In recent times, the landscape of work has undergone a significant transformation, with remote working becoming the norm for many employees in the UK. As the number of people working from home continues to rise, so does the importance of addressing the unique challenges to employers regarding ‘lone workers.’
The Rise of Remote Working in the UK
According to the latest report by the Institute of Economic Research, the UK stands as the second-highest country globally in terms of remote working days, just behind Canada. On average, employees in the UK work from home 1.5 days per week, with an aspiration to spend 2.3 days working remotely.
Addressing the Challenges Faced by Lone Workers:
It is important with the levels of home and remote working, that employers are proactive in supporting those who are ‘lone workers’.
Lone workers can often be “out of sight, out of mind” and this means their health, safety and welfare may not be as well catered for as those employees who work with others, during normal working hours and at your premises. It is important that adequate arrangements are made to ensure lone workers are safe at all times.
Lone workers aren’t just those who work from home, it can also include anyone working away from base, or who are working along on site (or part of a site).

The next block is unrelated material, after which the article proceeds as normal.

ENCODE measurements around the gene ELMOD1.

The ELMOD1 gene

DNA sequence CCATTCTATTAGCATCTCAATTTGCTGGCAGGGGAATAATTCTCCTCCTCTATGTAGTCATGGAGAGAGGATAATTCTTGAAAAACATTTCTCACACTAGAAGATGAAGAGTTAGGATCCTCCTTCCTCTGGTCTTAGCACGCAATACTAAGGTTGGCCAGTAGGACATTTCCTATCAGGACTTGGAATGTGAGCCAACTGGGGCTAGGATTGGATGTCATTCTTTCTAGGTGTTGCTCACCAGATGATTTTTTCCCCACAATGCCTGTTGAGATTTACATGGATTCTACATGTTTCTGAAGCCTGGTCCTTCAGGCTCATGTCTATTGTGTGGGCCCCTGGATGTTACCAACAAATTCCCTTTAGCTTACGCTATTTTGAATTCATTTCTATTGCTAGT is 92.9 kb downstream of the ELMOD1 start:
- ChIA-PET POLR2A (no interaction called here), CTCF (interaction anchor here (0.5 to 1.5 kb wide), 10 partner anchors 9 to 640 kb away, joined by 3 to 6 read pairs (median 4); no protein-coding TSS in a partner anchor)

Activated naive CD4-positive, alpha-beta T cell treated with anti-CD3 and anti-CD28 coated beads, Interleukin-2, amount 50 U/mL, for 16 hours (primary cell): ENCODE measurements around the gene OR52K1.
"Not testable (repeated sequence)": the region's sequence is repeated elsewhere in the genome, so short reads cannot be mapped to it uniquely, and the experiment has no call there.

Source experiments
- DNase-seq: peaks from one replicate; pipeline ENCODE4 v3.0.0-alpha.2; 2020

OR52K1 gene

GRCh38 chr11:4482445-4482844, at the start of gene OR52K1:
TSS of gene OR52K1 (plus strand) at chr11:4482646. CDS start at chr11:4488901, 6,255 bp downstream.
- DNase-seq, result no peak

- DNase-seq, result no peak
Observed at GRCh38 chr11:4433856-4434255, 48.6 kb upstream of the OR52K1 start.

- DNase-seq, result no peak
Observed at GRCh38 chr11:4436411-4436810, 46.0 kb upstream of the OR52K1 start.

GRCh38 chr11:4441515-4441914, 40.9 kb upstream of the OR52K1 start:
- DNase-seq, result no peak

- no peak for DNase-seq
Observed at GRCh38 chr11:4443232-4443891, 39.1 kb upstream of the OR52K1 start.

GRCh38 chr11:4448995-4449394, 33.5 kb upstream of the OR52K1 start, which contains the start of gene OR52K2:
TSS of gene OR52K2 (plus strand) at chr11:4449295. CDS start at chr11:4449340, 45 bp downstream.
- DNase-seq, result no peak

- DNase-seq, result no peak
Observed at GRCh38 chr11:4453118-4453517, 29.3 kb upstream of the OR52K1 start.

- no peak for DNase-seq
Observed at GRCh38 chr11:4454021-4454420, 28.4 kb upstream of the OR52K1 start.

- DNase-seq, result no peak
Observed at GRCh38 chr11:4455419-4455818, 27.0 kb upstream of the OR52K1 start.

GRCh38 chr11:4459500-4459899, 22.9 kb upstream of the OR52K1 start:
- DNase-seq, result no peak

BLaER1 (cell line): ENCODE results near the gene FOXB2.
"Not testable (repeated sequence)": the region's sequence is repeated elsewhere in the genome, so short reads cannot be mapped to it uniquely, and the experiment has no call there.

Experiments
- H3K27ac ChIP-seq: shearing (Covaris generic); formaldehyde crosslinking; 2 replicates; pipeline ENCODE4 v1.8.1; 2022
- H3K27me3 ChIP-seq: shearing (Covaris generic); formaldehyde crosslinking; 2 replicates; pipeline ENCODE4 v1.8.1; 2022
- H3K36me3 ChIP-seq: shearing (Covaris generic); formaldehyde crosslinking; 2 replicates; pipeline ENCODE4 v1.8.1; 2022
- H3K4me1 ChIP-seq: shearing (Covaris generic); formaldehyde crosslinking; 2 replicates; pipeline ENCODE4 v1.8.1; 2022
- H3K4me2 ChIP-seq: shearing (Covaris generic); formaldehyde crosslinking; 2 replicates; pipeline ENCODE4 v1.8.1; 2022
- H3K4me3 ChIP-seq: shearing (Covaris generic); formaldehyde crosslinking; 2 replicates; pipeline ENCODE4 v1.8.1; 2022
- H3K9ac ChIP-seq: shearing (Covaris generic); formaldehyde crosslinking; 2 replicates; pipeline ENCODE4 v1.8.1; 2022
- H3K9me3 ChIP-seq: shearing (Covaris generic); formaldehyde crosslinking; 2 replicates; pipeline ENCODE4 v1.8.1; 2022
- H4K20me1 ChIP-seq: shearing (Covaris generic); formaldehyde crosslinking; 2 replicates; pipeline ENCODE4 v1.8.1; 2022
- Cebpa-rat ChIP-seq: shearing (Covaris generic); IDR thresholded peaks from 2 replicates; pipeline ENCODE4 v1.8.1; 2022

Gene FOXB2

The Employers’ Responsibility
Although the employer has the main responsibility for protecting the health and safety of its employees, employees also have a duty to take reasonable care of themselves and others affected by their work and to co-operate with managers in meeting legal obligations. Such as by taking reasonable care of their own health and safety and that of others affected by their work, adhering to the organisation’s health and safety procedures or using tools, personal protection and other equipment in accordance with relevant safety instructions and training.
Establishing a Policy
Before recruiting lone workers, it’s a good idea to agree a policy on lone working, setting out organisational responsibilities and arrangements made to minimise the risk of harm. As home workers are also lone workers, make sure that any home working policy you may have is consistent with this, and also bear in mind how any other policies will impact on it, e.g. health and safety, safe working practices, permit to work arrangements, smoking, mobile phones and driving on business.
If you need help managing your lone and or remote workers, we can help you to update or create your policies, Contact Us for support.